Apple Vision Pro Explicity Reminds Users Not To Drive a Car While Wearing The Device

Apple customer trying the Apple Vision Pro at the New York City store on February 2nd, 2024
Apple customer trying the Apple Vision Pro at the New York City store on February 2nd, 2024

The Apple Vision Pro is the newest exciting product that arrived in stores across the U.S. over the weekend and it has left people impressed by its high-tech user experience through augmented reality. While the device itself is smart, the same cannot necessarily be said about some of its customers, who have been caught wearing it while actively behind the wheel.

RELATED: Do Apple CarPlay and Android Auto Make Distracted Driving Better or Worse?

There have been multiple videos making the rounds on social media of people using the Apple Vision Pro while activating their cars’ self-driving features. One video on Twitter/X shows one user using the headset while driving his Tesla on a multi-lane highway. The 25-second ends with him being surrounded by police vehicles, receiving over 24 million views.

When Thinking Different Goes Wrong

A separate video recorded from a separate vehicle shows a Tesla Cybertruck driver wearing and operating an Apple Vision Pro headset while also utilizing her vehicle’s self-driving ability. In the video, the driver of the Cybertruck can be seen tapping and swiping windows and applications, all while tapping her steering wheel to keep her vehicle driving straight in her lane.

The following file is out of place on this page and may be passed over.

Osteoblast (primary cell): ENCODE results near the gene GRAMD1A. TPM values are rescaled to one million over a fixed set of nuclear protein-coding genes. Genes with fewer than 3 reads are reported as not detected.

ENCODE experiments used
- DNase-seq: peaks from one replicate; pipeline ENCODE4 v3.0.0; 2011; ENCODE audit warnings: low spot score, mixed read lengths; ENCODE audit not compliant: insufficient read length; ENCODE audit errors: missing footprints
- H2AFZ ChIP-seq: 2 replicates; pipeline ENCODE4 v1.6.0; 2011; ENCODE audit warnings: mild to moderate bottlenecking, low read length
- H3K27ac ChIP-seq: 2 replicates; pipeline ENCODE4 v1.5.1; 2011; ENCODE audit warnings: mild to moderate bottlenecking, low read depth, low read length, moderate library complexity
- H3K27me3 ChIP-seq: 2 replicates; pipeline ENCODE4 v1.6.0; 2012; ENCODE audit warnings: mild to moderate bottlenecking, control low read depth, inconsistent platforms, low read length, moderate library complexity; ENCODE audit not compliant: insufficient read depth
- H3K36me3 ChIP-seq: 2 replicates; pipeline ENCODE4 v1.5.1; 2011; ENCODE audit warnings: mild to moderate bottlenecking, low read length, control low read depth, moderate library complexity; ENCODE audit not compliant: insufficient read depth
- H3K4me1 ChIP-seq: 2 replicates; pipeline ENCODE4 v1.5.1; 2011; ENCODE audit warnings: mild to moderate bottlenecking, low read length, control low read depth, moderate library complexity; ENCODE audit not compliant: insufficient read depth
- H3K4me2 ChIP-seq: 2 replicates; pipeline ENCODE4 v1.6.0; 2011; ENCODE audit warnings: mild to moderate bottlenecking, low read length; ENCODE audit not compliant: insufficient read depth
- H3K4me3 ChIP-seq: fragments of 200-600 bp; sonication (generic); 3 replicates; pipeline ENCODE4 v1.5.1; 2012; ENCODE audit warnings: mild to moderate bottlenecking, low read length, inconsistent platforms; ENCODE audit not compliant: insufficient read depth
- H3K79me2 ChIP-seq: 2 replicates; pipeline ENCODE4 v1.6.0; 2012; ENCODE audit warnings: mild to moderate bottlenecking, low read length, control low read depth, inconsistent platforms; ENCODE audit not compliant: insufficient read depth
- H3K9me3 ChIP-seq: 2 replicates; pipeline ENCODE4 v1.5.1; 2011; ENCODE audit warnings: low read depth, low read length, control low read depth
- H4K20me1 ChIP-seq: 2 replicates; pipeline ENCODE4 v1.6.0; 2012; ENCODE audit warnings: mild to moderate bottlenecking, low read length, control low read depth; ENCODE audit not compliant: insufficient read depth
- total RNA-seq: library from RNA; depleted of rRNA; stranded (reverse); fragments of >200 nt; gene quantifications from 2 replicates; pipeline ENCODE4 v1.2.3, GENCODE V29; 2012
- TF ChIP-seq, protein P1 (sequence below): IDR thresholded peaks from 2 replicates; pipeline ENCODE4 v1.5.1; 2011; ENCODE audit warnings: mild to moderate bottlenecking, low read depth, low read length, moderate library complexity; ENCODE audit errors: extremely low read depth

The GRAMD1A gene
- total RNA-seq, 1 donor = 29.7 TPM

Apple Vision Pro vs. Distracted Driving

Several online users believe that some of these videos are more likely to be staged attempts to go viral and that the actual Apple Vision Pro headsets are not turned on. Whether these videos are real or not, they are still posing a danger to themselves and other drivers on the road.

Apple has even made it clear in the user guide for the Apple Vision Pro how much the device can cause impaired vision, stating “Immersive experiences or loss of device power will block your ability to see.”

The user guide later tells customers to, “Never use Apple Vision Pro while operating a moving vehicle, bicycle, heavy machinery, or in any other situations requiring attention to safety. Using the device in low light conditions may increase the risk of collision with objects in your environment.”

Distracted driving remains the number one cause of auto accidents. In 2023, a study conducted by Agile Rates states that over 80% of drivers admitted to driving while distracted, with most of them being due to their smartphones.

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